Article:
From the Desk: Bloomington Faculty Council President Rebecca Spang discusses importance of diversity, inclusion and civility

Feb. 22, 2017

Two years ago, when I served as secretary to the Bloomington Faculty Council, I had the great pleasure of writing to all faculty members on a regular basis. I found that role especially satisfying because the secretary’s tasks are fundamentally those of a historian (my own discipline). Historians and faculty council secretaries compile information, do research and then shape that material into the most compelling and engaging story possible. 

Rebecca Spang


This year, as president of the Bloomington Faculty Council, I have fewer opportunities for addressing the entire faculty. I am grateful to “Inside IU” for allowing me to reach not just academic colleagues but staff as well. 

Let me first tell you something about what the council is and how it operates, and then I want to highlight our work around issues of diversity, inclusion and civility. These are core values for our campus -- for, I hope, any public university! -- and the faculty council has an important part to play in ensuring all voices are welcomed, heard and respected.

Who serves on the Bloomington Faculty Council? Faculty representatives are elected for two-year terms. Most represent a particular constituency of faculty members (one of the schools, a set of departments within the College, etc.), though we also have six seats reserved for “at large” members.

All members except those elected to “at large” seats have access to email lists to communicate with constituents. If you are a faculty member and do not regularly hear from your representative, you might want to start the conversation yourself. (You can find your council representative’s name on our website.) 

We will soon be starting the elections process for the 2017-18 council, and I will be writing to all faculty members about that shortly. Please note that, in addition to faculty, the council membership also includes students (representatives from the IU Student Association and Graduate  and Professional Student Government), administrators, the ROTC and professional council.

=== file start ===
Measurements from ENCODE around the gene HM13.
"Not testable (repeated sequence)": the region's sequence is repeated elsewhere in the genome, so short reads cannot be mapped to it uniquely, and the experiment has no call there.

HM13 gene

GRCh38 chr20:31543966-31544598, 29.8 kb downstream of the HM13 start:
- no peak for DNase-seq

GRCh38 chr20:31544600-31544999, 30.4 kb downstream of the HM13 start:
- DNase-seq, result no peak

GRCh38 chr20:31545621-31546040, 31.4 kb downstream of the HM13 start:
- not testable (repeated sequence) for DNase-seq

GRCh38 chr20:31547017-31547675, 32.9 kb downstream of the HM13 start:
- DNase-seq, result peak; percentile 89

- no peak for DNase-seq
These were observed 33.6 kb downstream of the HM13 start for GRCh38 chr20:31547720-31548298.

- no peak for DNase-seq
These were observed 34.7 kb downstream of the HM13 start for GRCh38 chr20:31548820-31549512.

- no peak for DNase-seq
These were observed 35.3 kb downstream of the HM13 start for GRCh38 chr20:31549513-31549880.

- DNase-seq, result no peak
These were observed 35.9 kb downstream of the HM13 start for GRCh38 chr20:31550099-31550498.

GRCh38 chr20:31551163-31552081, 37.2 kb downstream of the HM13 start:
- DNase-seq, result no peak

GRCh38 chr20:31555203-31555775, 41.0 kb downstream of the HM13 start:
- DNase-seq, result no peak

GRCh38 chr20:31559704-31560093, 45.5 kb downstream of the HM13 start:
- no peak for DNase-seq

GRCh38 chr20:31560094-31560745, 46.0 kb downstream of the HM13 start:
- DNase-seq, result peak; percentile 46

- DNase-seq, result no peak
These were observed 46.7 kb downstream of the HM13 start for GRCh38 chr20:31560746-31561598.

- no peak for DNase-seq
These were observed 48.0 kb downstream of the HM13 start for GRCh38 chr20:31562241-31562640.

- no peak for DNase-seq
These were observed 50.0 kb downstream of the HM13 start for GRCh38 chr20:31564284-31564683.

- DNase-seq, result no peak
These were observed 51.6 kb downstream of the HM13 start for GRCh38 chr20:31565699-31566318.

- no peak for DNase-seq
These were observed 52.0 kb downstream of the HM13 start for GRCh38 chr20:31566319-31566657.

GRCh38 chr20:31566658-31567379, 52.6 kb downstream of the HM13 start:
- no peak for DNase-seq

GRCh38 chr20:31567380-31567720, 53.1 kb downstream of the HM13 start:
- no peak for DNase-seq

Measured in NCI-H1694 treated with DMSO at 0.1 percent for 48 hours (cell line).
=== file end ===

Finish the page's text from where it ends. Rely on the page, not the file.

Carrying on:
What does the council do? Our constitution gives the faculty legislative authority over the campus’s academic mission; its academic calendar; the appointment, promotion and tenure of campus faculty; the admission and retention of students; etc. It also says that the exercise of faculty authority is “normally delegated to a body of elected representatives, the BFC.”

The Bloomington Faculty Council’s legislative authority is more limited than you may imagine, however, because while the council is responsible for campus-level policies, it neither has authority for university-wide matters (though we do send representatives to the University Faculty Council) nor can it (or should it) intervene in policies that are specific to a particular school or the College.

Moreover, there are many areas where the constitution gives faculty not a legislative but a consultative role. So while the council makes policy, it is also the body within which administrators consult with faculty members. Much of this consultation happens in our committees. (If you would like to serve on a committee in 2017-18, please indicate so on your ballot. Note that some committees have student and staff members as well.)

How has the Bloomington Faculty Council focused on diversity and inclusion? This academic year, with the country in the throes and aftermath of a bitterly divisive election season, the council has been especially concerned to do whatever it can to make our campus a safe and welcoming place for all students, staff and faculty. To that end, we discussed and adopted a revised Statement on Diversity.

The statement affirms diversity as a central component of our academic mission (“an indispensable principle”) and underlines that teaching our students to “value the inclusion of people from groups that experience discrimination and underrepresentation and, ultimately, to respect, explore and celebrate differences” is central to preparing them for participation in national and international communities. 

The council has also passed two important resolutions: one on Campus Climate and Civility and one in Response to the Executive Order of Jan. 27, 2017. After a presentation by the UndocuHoosier Alliance to the Bloomington Faculty Council and further discussions with the Executive Committee, the Diversity and Affirmative Action Committee is drafting policy and devising programming to address problems of diversity, inclusion and sensitivity across campus. At the same time, a taskforce that includes members of our Educational Policies Committee is reviewing how the different units deliver the general education curriculum’s “shared goal” of teaching about “Diversity in the United States.” (This last arises from a resolution passed by the council in April 2016.)

Finally, I want to remind you that the Bloomington Faculty Council, along with numerous co-sponsors, is hosting a Campus Forum -- “Our Community in the Current Political Climate: Facts, Fears, Responses” -- from 4 to 6 p.m. Thursday, Feb. 23, in Presidents Hall at Franklin Hall. I will be chairing, and I very much look  forward to seeing you there.

I will not have another opportunity to write to the entire campus, but I do address the council at each of its meetings and, as co-chair of the University Faculty Council, I also speak regularly to the trustees. I try to post the text of my comments after each meeting, and you can find links to them on my website. I especially recommend to you my comments to the council on Dec. 6, 2016 and to the Trustees on Feb. 3, 2017 

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